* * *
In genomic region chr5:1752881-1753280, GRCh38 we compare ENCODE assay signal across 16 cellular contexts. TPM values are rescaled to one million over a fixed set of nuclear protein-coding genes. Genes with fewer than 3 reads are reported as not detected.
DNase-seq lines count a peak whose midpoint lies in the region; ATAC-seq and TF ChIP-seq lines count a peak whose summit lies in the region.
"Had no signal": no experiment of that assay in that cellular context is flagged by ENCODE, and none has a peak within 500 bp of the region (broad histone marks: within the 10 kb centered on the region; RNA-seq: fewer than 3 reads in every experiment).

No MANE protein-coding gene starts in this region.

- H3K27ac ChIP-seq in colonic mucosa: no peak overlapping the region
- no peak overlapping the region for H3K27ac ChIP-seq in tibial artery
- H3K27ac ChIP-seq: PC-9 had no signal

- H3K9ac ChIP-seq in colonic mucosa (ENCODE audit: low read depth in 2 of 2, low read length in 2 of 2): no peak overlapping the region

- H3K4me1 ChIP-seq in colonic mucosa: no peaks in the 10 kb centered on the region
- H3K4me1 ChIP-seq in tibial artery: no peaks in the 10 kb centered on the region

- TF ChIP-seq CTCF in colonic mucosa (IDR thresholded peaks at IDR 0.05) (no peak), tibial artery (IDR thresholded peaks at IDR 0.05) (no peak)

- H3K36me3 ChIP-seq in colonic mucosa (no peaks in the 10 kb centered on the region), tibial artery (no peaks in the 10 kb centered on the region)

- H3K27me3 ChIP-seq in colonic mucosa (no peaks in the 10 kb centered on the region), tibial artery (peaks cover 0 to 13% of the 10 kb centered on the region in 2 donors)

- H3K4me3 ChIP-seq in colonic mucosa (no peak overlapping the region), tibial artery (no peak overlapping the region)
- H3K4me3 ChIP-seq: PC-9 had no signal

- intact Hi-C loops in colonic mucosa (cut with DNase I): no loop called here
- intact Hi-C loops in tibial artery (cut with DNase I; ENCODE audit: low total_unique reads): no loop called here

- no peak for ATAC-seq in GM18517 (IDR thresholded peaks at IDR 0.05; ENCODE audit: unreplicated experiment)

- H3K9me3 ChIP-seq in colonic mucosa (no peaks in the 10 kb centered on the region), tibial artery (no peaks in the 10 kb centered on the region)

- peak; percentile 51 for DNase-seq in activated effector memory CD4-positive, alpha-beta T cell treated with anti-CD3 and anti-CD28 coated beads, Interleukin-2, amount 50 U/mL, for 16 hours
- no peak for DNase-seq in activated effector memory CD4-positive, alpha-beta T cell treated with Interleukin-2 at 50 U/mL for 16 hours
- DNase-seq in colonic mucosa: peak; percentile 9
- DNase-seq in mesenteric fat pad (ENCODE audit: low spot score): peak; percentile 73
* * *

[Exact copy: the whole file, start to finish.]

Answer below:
In genomic region chr5:1752881-1753280, GRCh38 we compare ENCODE assay signal across 16 cellular contexts. TPM values are rescaled to one million over a fixed set of nuclear protein-coding genes. Genes with fewer than 3 reads are reported as not detected.
DNase-seq lines count a peak whose midpoint lies in the region; ATAC-seq and TF ChIP-seq lines count a peak whose summit lies in the region.
"Had no signal": no experiment of that assay in that cellular context is flagged by ENCODE, and none has a peak within 500 bp of the region (broad histone marks: within the 10 kb centered on the region; RNA-seq: fewer than 3 reads in every experiment).

No MANE protein-coding gene starts in this region.

- H3K27ac ChIP-seq in colonic mucosa: no peak overlapping the region
- no peak overlapping the region for H3K27ac ChIP-seq in tibial artery
- H3K27ac ChIP-seq: PC-9 had no signal

- H3K9ac ChIP-seq in colonic mucosa (ENCODE audit: low read depth in 2 of 2, low read length in 2 of 2): no peak overlapping the region

- H3K4me1 ChIP-seq in colonic mucosa: no peaks in the 10 kb centered on the region
- H3K4me1 ChIP-seq in tibial artery: no peaks in the 10 kb centered on the region

- TF ChIP-seq CTCF in colonic mucosa (IDR thresholded peaks at IDR 0.05) (no peak), tibial artery (IDR thresholded peaks at IDR 0.05) (no peak)

- H3K36me3 ChIP-seq in colonic mucosa (no peaks in the 10 kb centered on the region), tibial artery (no peaks in the 10 kb centered on the region)

- H3K27me3 ChIP-seq in colonic mucosa (no peaks in the 10 kb centered on the region), tibial artery (peaks cover 0 to 13% of the 10 kb centered on the region in 2 donors)

- H3K4me3 ChIP-seq in colonic mucosa (no peak overlapping the region), tibial artery (no peak overlapping the region)
- H3K4me3 ChIP-seq: PC-9 had no signal

- intact Hi-C loops in colonic mucosa (cut with DNase I): no loop called here
- intact Hi-C loops in tibial artery (cut with DNase I; ENCODE audit: low total_unique reads): no loop called here

- no peak for ATAC-seq in GM18517 (IDR thresholded peaks at IDR 0.05; ENCODE audit: unreplicated experiment)

- H3K9me3 ChIP-seq in colonic mucosa (no peaks in the 10 kb centered on the region), tibial artery (no peaks in the 10 kb centered on the region)

- peak; percentile 51 for DNase-seq in activated effector memory CD4-positive, alpha-beta T cell treated with anti-CD3 and anti-CD28 coated beads, Interleukin-2, amount 50 U/mL, for 16 hours
- no peak for DNase-seq in activated effector memory CD4-positive, alpha-beta T cell treated with Interleukin-2 at 50 U/mL for 16 hours
- DNase-seq in colonic mucosa: peak; percentile 9
- DNase-seq in mesenteric fat pad (ENCODE audit: low spot score): peak; percentile 73